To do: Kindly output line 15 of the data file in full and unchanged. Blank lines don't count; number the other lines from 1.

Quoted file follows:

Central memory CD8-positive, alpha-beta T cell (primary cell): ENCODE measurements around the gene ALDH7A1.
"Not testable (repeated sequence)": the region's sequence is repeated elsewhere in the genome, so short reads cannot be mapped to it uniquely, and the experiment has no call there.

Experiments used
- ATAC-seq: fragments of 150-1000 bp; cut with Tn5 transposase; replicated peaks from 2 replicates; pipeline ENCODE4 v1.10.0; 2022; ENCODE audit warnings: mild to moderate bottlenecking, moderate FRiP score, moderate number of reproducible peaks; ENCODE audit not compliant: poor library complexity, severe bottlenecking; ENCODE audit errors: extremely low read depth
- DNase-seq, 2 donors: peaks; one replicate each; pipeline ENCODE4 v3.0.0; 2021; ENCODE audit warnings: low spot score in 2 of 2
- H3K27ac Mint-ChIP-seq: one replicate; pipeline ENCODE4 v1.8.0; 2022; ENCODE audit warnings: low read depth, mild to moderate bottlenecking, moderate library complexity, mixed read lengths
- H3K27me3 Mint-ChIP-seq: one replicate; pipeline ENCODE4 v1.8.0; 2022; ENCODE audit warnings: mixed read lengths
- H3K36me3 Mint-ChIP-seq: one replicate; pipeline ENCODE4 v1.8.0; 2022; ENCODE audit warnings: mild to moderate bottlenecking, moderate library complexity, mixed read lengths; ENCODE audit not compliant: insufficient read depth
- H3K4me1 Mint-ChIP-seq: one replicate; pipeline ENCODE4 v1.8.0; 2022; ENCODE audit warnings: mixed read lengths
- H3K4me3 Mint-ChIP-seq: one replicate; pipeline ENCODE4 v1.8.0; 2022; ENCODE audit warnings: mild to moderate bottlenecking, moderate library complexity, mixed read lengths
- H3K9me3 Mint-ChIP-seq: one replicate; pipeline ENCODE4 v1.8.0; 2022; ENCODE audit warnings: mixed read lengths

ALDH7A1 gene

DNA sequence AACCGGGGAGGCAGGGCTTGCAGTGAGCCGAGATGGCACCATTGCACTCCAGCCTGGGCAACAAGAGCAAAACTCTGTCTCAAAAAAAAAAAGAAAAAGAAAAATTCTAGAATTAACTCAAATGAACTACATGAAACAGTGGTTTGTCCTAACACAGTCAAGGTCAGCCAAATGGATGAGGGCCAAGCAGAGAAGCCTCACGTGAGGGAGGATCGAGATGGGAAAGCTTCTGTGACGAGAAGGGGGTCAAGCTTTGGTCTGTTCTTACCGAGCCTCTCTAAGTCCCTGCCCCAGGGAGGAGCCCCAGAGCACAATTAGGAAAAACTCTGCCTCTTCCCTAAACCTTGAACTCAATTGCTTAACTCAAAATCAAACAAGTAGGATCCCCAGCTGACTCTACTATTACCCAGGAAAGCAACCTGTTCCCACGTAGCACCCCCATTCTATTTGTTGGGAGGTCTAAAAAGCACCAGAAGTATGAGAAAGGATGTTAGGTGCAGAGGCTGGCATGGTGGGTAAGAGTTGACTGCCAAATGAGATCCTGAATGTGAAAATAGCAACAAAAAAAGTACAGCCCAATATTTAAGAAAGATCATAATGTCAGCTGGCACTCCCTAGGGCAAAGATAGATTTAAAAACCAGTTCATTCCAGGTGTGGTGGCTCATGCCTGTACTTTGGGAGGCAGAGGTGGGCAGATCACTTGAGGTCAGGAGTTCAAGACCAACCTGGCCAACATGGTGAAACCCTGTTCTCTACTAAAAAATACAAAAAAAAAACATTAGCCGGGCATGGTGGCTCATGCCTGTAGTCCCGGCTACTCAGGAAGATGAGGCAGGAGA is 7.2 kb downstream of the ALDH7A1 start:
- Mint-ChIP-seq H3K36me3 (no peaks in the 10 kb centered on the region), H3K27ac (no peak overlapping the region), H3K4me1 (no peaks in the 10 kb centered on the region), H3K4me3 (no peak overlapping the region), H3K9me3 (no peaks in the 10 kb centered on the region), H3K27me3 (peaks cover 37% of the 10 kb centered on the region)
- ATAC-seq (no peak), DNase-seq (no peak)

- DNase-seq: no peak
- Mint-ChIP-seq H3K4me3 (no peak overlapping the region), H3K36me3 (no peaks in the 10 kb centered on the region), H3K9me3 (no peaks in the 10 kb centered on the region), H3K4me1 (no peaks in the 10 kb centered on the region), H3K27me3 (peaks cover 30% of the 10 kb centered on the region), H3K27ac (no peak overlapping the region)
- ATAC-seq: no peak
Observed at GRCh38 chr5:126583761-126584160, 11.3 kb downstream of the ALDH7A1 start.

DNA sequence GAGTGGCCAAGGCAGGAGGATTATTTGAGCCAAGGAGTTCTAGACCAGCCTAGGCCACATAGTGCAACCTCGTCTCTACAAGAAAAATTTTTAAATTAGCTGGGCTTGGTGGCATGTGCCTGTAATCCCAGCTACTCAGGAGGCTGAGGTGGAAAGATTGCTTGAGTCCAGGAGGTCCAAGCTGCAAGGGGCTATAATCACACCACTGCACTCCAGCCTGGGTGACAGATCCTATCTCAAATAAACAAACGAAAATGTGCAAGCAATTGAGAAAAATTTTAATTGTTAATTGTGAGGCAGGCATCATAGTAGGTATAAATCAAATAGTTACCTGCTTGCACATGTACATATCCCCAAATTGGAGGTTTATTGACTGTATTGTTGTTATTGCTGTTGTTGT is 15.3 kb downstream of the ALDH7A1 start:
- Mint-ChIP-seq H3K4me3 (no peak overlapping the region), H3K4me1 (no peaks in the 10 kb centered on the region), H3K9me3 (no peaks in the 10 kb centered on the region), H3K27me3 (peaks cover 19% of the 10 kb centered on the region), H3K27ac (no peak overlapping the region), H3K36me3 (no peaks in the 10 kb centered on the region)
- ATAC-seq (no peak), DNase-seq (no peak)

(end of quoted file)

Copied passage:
- ATAC-seq (no peak), DNase-seq (no peak)